Real Life: How my appeal to help lone mums this Christmas showed me that Ireland is full of heartbreak - and kindness too 2 years ago

Real Life: How my appeal to help lone mums this Christmas showed me that Ireland is full of heartbreak - and kindness too

This week, Irish people's kindness turned my offer to help two women into helping 5o women.

Christmas is an especially difficult time of year for lone parent families living in poverty. Many rely on charities to provide Santa gifts and come Christmas morning there is often no present under the tree for them.


Lone parent families make up a quarter of families in Ireland, but are particularly at risk of poverty and deprivation, with those headed by women being especially affected. According to Focus Ireland, 58 percent of homeless families are lone parent families.

I decided to donate two handmade gifts from my shop to lone mums and Tweeted about it a few nights ago. Little did I know that the response would be so huge that it would bring new people into my life, highlight a number of important issues, and demonstrate the incredible beauty of generous Irish people.


Within minutes I had been contacted by lone parents and friends of lone parents asking if I could send them gifts. I wouldn't be able to bring myself refuse anyone, and I wondered if I'd bitten off more than I could chew. Then, I started to get messages and comments from people asking if they could pay for a gift for a lone mum.

I set up a PayPal link and shared it, and by the end of the next day I had 30 mums on my list - all women who were facing a Christmas with not one gift for themselves.

The generosity and kindness of (mostly) Irish people was overwhelming. I had enough to cover the cost of a few extra gifts, so late that night I posted in one of the lone parent groups I'm in. The next morning I woke to 20 more messages. At this point I got a bit panicky; I didn't mind if I had to use all my stock as gifts but I was worried about whether I could cover the cost of postage as some of the gifts were going to the US, Australia and mainland Europe. The good folk of Irish Twitter came to the rescue again – at the time of writing, about 90 percent of the costs are funded.


The stories that were coming in were breaking my heart. So many of the women who contacted me did so by prefacing their message with how other women were likely more deserving and not to feel obliged to them, and then they would go on to tell me the most horrific stories.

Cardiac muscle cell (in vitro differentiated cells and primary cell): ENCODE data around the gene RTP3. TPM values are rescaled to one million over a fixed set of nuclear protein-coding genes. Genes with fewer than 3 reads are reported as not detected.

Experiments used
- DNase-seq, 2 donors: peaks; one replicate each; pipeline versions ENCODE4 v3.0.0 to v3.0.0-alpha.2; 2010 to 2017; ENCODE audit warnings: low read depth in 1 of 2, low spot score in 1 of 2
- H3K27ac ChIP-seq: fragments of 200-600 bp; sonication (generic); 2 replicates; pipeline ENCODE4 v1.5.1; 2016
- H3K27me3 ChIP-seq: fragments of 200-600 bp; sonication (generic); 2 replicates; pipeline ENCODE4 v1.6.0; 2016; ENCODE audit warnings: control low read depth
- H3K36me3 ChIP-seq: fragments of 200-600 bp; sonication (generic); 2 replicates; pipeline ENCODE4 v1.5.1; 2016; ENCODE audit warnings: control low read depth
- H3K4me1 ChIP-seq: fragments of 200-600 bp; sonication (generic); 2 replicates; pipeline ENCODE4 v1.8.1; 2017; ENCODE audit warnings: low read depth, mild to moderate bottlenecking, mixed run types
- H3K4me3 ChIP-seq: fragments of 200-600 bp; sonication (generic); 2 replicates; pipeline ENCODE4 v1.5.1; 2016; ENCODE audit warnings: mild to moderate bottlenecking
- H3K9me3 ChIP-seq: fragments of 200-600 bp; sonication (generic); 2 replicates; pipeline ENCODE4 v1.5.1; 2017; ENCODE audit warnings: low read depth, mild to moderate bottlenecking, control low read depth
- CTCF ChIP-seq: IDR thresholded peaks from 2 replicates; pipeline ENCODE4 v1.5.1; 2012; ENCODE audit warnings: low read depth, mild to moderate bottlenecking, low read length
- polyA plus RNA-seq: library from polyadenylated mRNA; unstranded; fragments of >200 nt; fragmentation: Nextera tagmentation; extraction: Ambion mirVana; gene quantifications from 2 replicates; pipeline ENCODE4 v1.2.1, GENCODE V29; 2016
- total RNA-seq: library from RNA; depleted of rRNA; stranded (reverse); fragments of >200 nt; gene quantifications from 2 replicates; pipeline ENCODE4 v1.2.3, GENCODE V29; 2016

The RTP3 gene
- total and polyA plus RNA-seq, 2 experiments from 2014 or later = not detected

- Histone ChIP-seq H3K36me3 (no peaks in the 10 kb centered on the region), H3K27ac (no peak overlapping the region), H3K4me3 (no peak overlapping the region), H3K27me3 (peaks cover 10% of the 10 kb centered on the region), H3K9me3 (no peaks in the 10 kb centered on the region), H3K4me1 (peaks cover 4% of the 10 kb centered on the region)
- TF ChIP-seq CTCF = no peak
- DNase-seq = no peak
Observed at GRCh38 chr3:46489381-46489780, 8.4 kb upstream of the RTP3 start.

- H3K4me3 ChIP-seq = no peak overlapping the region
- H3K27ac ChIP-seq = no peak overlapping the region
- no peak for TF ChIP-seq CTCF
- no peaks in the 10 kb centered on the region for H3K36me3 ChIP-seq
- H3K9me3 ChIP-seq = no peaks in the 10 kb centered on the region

Ugly divorces, the death of a child, accidents that left them with a life long disability, unpaid caring duties, multiple children with high needs or a child with a terminal illness, domestic abuse, court cases, extreme poverty, family abuse – I heard so many stories.

That these women felt they needed to justify themselves by sharing their situation made me feel desperately sad. That they were living lives of such difficulty and trauma and they still felt that "maybe someone has it worse than me" was indicative of their selflessness, humility and humanity.

One woman's message about her life situation was heart-rending, but it was her final words that broke me: "I would love something to give my mam from us."


As well as my inbox being full of messages from women nominating themselves or other women, I also recieved messages from people offering gift cards, tickets, artwork and handmade cosmetics. The Strand Pharmacy in Dublin contacted me and offered to send a few gifts as well.

One woman contacted me to offer to help wrap the gifts. I'd never met her before but it turned out she only lived five minutes away and we spent three hours at my house wrapping dozens of gifts together and becoming friends.


None of the items I sent were branded in any way that could link them to me or my tweets, because I wanted the recipients to get a surprise. A gift from Santa. But, really, the whole process has been a beautiful gift to me.

Reflecting on Ireland's ugly history of treating lone mothers appallingly I wondered if this public outpouring of support was perhaps a reflection of a new and kinder Ireland. One where the daily sacrifices lone mothers make can be acknowledged and appreciated, and maybe, one day, rewarded.

So thank you Irish people, for demonstrating to me the power of community and the spirit of Christmas.